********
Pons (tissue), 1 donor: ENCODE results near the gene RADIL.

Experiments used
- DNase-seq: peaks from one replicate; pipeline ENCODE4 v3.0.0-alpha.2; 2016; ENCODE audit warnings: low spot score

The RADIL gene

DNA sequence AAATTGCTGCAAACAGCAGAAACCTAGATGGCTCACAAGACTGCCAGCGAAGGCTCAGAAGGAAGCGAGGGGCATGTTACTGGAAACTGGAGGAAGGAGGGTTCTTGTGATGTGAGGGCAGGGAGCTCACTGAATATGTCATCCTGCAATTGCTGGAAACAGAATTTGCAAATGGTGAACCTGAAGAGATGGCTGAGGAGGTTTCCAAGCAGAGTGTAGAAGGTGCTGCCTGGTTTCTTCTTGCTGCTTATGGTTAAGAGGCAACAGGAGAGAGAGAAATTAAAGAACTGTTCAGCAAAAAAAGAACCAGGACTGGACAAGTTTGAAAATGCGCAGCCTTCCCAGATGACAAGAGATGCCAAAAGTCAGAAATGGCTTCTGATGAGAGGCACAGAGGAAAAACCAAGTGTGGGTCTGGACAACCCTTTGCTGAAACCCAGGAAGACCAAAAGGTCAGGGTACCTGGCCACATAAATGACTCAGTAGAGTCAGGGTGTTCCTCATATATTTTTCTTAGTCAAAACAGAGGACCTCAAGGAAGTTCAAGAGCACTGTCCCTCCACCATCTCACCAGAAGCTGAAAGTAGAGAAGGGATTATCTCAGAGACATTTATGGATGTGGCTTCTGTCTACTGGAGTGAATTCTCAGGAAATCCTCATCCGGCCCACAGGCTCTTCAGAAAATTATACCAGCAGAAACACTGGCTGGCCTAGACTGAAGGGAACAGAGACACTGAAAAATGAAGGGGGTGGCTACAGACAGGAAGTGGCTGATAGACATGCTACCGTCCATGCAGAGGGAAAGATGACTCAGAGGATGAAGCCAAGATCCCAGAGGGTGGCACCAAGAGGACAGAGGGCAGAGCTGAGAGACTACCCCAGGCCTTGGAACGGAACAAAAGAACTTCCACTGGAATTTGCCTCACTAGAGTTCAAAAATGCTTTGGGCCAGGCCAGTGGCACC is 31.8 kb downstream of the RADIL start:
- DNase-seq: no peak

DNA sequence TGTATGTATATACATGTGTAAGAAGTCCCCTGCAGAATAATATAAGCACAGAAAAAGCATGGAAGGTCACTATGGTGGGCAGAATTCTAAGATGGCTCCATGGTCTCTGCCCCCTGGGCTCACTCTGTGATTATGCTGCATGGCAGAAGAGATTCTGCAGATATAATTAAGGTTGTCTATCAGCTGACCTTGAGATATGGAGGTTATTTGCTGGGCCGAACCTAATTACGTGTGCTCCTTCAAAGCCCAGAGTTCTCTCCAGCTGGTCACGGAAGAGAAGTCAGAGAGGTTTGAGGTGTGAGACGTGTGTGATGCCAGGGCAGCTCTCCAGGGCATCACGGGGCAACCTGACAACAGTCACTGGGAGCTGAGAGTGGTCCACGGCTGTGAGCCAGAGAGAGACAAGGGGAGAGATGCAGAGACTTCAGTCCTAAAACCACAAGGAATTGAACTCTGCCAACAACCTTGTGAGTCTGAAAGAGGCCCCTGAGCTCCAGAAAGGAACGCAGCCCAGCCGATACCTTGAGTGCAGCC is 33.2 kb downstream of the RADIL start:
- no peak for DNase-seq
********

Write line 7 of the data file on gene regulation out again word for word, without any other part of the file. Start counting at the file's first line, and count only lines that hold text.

DNA sequence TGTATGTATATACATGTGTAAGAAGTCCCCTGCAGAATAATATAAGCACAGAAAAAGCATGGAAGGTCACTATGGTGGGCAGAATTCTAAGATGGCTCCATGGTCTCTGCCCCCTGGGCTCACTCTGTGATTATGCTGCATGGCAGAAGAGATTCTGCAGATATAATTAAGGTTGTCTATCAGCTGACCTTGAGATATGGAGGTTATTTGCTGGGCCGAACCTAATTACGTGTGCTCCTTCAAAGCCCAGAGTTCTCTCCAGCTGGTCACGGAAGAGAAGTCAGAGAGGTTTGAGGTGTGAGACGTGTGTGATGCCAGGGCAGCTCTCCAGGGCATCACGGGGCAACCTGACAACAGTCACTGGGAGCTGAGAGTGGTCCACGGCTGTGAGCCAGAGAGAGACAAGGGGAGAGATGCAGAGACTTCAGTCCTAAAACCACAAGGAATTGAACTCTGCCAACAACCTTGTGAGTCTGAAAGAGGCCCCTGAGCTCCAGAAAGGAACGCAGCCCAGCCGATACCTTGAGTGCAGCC is 33.2 kb downstream of the RADIL start: